No matter what the sport there are winners and losers – but how can we make sure referees and umpires make the right decisions? How can we be sure the ball went over the line – or didn’t? It’s all thanks to some clever technology that’s used to detect the movement of players and their sporting equipment.
Did you know that there’s a hawk kept at Wimbledon to scare off the pigeons during the tournaments? He’s called Rufus, and quite a celebrity. He’s not the only hawk at Wimbledon… they have a line review system called Hawk-eye. It’s a type used in all sorts of events where there are scoring boundaries.
HOW DOES IT WORK
Hawk Eye is basically a set of cameras which are placed around the tennis court – or high up in the stadium above the goal for football matches. The images they take are combined by computer to produce a three dimensional model that can be checked by the officials and sometimes the players too.
Technology like this can help referees and umpires reach the right decision and helps avoid arguments. John McEnroe was a famous tennis player back in the 1970s and 80s who was known to dispute the judgements by arguing and shouting at the umpire. Some people thought it was quite funny but it must have been frustrating to the other players who just wanted to get on with the match. It’s a bit more difficult to shout at Hawk-eye!
The Sony-owned Hawk-Eye system was developed in the United Kingdom by Paul Hawkins. The system was originally implemented in 2001 for televising cricket.
Other similar systems have been developed including Cyclops is a computer system co-invented by the British inventor Bill Carlton of Great Britain and Margaret Parnis England of Malta, which was used on the ATP and WTA professional tennis tours as an electronic line judge since 1980.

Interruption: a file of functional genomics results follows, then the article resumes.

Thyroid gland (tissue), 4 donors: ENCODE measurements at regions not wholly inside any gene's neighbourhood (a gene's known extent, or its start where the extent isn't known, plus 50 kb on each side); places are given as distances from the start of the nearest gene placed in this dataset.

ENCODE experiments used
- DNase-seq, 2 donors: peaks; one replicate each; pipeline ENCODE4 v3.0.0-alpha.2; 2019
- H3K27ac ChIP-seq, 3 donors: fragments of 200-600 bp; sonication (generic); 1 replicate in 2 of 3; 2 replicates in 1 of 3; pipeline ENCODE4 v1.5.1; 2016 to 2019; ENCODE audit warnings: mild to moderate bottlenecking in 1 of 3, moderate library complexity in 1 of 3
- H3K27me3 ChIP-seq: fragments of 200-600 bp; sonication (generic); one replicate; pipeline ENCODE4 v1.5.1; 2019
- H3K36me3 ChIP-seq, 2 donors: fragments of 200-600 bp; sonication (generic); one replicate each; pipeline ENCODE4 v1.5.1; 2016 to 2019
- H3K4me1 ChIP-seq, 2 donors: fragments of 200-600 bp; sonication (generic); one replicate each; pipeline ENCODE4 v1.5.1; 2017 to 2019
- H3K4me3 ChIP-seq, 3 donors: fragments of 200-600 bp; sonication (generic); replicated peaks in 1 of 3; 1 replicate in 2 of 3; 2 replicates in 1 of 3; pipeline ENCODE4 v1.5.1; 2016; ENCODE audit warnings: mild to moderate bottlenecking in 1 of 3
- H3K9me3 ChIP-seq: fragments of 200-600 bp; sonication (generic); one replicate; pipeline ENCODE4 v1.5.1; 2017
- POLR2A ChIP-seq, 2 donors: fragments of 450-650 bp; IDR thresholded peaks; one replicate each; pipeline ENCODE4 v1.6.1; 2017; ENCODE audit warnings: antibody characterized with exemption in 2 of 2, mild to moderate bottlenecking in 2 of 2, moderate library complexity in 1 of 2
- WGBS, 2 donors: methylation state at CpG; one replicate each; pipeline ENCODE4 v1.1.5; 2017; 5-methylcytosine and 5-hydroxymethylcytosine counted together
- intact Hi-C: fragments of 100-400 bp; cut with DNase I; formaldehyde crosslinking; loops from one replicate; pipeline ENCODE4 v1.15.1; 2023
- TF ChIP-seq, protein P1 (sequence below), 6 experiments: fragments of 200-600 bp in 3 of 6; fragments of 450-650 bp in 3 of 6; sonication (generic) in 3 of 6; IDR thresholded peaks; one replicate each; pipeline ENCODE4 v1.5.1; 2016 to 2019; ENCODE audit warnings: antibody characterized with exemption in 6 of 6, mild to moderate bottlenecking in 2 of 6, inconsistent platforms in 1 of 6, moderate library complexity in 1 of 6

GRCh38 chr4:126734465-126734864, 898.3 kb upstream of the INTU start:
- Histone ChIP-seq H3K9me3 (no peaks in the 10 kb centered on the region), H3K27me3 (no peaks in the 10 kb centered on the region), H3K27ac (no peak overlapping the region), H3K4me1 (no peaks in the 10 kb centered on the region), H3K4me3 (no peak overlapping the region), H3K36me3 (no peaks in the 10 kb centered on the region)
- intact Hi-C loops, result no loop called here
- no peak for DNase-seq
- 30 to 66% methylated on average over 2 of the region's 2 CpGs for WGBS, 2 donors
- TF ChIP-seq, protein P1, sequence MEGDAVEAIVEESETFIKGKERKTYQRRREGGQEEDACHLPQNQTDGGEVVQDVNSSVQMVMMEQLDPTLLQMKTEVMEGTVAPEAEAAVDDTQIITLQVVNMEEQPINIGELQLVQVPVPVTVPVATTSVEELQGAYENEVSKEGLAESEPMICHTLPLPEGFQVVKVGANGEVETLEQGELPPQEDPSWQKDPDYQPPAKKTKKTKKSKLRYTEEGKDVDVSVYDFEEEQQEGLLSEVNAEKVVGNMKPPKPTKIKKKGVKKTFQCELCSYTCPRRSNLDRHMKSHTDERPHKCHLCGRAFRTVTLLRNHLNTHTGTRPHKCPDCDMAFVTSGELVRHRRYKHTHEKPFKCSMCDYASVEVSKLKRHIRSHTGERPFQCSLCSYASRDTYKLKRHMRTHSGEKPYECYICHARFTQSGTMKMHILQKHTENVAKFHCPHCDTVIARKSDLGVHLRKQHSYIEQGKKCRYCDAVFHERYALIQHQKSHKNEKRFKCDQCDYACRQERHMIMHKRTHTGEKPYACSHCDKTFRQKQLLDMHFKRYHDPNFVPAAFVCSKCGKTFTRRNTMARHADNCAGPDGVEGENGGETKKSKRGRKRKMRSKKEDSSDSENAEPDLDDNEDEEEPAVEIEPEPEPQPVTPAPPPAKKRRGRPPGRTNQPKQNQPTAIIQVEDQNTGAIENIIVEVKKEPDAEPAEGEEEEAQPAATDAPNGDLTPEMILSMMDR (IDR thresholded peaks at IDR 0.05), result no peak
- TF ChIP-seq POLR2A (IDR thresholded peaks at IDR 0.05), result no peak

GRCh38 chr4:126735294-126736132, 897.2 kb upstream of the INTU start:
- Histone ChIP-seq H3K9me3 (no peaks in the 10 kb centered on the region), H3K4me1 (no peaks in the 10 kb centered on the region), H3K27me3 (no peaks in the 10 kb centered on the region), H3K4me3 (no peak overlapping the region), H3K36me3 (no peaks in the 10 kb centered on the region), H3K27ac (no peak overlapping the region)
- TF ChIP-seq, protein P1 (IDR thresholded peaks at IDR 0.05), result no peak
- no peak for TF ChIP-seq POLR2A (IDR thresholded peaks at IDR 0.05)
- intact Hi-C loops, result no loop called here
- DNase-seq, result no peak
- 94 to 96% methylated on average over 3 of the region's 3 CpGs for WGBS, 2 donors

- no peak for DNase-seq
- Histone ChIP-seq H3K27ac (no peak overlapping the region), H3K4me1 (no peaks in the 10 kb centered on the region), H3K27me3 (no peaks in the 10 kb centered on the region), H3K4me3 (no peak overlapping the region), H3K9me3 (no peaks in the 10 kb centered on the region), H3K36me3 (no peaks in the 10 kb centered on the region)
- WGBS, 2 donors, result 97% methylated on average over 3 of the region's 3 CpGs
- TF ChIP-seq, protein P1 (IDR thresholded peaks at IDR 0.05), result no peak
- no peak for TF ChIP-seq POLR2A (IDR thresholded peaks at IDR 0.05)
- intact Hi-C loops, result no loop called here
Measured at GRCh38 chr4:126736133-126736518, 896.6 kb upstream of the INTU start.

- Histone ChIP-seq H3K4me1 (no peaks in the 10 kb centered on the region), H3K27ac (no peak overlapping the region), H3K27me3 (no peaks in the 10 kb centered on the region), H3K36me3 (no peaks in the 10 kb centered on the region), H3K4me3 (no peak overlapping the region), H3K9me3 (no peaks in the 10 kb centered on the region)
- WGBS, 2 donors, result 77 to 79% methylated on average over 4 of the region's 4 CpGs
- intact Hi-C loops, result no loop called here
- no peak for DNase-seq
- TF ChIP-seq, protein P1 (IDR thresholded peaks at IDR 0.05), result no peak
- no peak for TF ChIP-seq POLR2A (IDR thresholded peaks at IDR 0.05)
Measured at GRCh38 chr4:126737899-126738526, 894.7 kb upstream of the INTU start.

FoxTenn is another competing system for electronic line judge calling from a Spain startup. They claim it uses real data to trace back ball path and marking, and it can also reliably operate on clay surface.
HAWK EYE IN FOOTBALL
The same technology can be used in football or similar games with boundaries like cricket and baseball. It’ll be used to see exactly where the ball falls and whether it’s over the goal line or not. It might be hard to work out how this happens because the referee barely leaves the pitch and hasn’t got time to go and look at a computer screen. Instead you’ll often see referees looking at their watches. The information is sent to their watch so it doesn’t hold up play.
GOAL! OR NO GOAL?
There’s another way they can see the position of the ball, and that’s something called Goal Ref. It creates a magnetic field within the goal area. The ball contains a sensor and when it enters the goal area, it’s position is detected and precisely identified. And like Hawk-eye the result can be sent to his smart watch.
In some matches you’ll see the referee spraying what looks like shaving foam onto the pitch.
It’s NOT shaving foam – it’s vanishing spray. It’s not just the position of the ball that results in refereeing decisions, it can be the position of the players too! For example they mustn’t get to close to the player doing the free kick, and must stay nine metres away and a simple foamy line makes sure there’s no rules broken.
This just goes to show, technology doesn’t always have to be complicated – sometimes the solution to a problem just takes a bit of inventive thinking. That’s one of the great things about engineering – sometimes you can apply a simple idea – like spray foam – to something completely different – like a football match, and you have a winner!